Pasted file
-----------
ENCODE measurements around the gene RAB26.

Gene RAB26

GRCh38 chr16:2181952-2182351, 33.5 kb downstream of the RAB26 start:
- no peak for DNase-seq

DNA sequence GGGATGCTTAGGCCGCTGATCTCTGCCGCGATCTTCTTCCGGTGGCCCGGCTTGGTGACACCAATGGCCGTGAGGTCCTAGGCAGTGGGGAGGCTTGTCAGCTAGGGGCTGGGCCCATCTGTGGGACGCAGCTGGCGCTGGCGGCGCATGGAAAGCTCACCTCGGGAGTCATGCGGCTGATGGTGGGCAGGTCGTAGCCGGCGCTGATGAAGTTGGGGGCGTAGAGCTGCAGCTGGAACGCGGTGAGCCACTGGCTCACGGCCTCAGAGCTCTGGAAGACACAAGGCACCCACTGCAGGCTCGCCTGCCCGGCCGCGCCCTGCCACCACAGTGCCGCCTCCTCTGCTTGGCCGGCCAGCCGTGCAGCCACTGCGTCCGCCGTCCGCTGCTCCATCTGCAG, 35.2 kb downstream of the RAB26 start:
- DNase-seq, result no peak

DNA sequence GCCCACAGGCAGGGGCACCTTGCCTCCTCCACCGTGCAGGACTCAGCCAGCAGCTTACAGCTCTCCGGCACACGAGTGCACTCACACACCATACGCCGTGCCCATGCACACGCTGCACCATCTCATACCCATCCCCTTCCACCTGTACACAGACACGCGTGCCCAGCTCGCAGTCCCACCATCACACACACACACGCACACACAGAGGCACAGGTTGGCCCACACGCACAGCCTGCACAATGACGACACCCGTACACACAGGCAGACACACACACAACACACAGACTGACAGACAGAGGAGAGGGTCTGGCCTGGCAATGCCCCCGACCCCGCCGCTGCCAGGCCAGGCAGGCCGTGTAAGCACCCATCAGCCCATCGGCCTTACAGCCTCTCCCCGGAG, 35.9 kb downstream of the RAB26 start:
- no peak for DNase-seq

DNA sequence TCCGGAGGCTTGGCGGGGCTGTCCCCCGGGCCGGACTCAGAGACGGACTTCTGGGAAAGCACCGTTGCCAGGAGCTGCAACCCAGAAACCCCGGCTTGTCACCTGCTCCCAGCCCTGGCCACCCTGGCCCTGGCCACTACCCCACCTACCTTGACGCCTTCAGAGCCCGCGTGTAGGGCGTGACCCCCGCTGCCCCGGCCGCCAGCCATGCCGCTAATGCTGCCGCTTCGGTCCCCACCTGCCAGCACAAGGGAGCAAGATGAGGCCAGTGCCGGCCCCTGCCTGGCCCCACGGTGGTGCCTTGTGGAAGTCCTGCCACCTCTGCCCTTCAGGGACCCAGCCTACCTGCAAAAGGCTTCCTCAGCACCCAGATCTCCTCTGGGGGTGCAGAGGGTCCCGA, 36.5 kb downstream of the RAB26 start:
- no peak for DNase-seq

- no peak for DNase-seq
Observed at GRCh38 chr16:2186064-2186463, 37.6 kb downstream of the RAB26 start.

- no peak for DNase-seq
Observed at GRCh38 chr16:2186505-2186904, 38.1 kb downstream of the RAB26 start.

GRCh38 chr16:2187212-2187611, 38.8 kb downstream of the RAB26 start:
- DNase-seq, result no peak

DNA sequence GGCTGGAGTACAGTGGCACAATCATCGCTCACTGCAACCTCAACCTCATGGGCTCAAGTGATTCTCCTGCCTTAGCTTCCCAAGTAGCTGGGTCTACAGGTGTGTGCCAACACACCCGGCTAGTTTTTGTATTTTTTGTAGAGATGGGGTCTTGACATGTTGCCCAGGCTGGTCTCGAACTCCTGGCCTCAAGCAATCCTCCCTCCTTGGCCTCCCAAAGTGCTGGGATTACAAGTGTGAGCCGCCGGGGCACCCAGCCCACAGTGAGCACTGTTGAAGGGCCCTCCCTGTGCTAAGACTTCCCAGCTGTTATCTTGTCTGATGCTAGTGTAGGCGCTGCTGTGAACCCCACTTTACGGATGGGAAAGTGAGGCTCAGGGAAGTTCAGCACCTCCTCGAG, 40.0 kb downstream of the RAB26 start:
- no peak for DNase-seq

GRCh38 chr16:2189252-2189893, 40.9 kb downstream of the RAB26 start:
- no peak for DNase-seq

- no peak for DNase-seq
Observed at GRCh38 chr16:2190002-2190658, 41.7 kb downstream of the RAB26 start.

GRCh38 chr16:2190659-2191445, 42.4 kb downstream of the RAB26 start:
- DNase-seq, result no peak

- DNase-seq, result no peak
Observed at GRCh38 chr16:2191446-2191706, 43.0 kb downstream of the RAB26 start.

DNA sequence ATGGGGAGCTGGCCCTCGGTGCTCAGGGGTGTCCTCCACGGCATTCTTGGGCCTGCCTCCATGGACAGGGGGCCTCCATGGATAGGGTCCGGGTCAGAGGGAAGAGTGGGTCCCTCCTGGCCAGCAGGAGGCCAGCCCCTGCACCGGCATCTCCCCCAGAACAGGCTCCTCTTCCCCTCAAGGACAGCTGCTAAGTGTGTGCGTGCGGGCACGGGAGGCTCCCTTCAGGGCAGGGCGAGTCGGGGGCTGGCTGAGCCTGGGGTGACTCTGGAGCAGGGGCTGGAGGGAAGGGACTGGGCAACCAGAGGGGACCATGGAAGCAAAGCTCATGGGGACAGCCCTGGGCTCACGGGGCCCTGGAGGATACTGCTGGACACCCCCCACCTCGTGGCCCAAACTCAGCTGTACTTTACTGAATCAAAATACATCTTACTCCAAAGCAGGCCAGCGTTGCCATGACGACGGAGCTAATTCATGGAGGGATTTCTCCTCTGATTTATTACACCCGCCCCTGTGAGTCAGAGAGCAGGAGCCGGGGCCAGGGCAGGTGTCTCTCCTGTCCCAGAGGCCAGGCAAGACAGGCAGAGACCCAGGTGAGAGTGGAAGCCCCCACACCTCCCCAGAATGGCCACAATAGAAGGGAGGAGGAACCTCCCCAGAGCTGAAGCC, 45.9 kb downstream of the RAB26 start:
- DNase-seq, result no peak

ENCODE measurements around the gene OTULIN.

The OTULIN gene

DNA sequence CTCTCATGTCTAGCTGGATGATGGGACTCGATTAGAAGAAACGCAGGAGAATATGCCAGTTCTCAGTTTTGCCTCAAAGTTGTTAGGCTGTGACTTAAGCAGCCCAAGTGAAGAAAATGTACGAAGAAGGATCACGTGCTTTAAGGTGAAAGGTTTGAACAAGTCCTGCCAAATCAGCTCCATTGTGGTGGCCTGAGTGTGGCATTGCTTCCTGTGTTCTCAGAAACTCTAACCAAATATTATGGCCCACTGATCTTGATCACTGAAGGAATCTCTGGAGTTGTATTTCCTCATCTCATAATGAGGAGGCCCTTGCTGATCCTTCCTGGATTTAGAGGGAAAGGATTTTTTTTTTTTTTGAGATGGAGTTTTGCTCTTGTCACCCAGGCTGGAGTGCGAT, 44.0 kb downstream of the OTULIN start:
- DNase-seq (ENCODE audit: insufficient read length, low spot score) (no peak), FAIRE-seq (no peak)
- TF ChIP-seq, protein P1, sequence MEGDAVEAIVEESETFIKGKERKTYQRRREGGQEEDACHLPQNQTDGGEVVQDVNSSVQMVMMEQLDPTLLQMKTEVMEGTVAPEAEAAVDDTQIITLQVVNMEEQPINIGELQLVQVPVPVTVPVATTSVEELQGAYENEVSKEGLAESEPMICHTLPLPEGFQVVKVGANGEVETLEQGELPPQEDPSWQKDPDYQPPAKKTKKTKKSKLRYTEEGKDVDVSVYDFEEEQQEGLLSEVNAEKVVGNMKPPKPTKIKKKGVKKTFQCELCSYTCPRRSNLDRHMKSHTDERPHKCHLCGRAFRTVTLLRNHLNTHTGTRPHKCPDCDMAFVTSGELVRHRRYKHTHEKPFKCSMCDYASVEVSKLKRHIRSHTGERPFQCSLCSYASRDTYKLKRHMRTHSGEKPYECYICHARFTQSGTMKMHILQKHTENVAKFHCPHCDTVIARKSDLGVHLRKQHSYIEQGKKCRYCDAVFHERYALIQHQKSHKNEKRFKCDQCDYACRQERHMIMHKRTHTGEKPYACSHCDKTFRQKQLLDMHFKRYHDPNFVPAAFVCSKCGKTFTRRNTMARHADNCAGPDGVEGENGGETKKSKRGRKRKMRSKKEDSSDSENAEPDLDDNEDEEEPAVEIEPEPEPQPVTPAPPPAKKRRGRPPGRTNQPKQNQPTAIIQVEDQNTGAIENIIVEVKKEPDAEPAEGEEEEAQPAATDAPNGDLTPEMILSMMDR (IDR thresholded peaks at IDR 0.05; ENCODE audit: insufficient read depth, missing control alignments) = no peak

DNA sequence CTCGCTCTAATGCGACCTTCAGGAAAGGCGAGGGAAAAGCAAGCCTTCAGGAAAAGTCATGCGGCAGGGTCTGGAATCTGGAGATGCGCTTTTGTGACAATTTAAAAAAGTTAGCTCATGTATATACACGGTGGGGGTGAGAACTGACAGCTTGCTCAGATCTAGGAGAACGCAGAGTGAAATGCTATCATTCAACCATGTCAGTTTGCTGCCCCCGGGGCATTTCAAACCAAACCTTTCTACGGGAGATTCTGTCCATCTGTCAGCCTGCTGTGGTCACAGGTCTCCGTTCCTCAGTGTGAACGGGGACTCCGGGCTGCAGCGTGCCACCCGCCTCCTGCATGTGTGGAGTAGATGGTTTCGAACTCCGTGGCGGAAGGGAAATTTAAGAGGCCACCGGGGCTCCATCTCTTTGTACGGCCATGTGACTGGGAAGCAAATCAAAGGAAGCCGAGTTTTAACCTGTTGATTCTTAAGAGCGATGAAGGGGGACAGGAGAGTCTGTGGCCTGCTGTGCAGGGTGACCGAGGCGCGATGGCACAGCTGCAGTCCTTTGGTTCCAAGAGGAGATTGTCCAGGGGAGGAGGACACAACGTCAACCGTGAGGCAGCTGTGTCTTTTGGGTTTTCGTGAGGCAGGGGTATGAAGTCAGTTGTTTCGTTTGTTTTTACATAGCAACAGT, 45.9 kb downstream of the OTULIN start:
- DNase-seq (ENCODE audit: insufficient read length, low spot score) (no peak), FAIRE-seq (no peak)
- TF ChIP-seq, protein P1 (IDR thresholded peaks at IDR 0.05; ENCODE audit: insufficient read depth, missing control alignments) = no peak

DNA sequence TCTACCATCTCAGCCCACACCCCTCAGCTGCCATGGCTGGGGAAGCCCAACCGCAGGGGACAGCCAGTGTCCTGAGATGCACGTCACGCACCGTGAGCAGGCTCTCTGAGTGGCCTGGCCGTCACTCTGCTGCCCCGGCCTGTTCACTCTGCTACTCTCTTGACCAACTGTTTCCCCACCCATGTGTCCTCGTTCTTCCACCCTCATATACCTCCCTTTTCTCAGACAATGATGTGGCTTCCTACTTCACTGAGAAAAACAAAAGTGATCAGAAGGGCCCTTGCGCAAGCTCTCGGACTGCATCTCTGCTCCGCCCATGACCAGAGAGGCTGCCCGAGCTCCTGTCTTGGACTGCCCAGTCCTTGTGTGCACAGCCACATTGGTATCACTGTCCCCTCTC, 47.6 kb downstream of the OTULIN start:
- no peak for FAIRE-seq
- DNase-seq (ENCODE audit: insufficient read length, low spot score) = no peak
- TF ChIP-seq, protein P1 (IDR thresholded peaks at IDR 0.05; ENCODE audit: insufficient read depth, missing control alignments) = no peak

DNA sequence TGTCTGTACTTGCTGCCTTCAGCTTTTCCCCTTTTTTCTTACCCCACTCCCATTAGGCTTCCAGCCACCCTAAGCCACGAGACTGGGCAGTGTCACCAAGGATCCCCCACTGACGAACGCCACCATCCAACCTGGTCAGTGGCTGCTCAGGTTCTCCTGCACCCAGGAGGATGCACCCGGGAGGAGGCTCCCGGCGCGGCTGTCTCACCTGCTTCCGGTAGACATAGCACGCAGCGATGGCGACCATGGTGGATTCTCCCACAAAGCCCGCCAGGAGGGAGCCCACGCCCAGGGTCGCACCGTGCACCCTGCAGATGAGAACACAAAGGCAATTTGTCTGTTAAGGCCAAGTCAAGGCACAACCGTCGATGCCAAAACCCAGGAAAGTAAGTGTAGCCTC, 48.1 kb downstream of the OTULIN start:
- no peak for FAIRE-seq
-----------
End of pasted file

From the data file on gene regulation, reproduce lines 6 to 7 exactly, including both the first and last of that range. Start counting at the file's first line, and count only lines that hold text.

- DNase-seq, result no peak

DNA sequence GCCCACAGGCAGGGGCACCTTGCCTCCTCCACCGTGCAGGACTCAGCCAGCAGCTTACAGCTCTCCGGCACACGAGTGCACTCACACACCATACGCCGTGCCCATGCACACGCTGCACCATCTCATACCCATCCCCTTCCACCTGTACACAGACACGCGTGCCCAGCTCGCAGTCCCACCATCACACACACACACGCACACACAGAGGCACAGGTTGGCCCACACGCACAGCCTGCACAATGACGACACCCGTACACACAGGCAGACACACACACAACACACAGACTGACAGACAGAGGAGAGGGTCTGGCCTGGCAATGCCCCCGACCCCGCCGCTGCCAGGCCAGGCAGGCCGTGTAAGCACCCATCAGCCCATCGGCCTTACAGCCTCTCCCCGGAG, 35.9 kb downstream of the RAB26 start: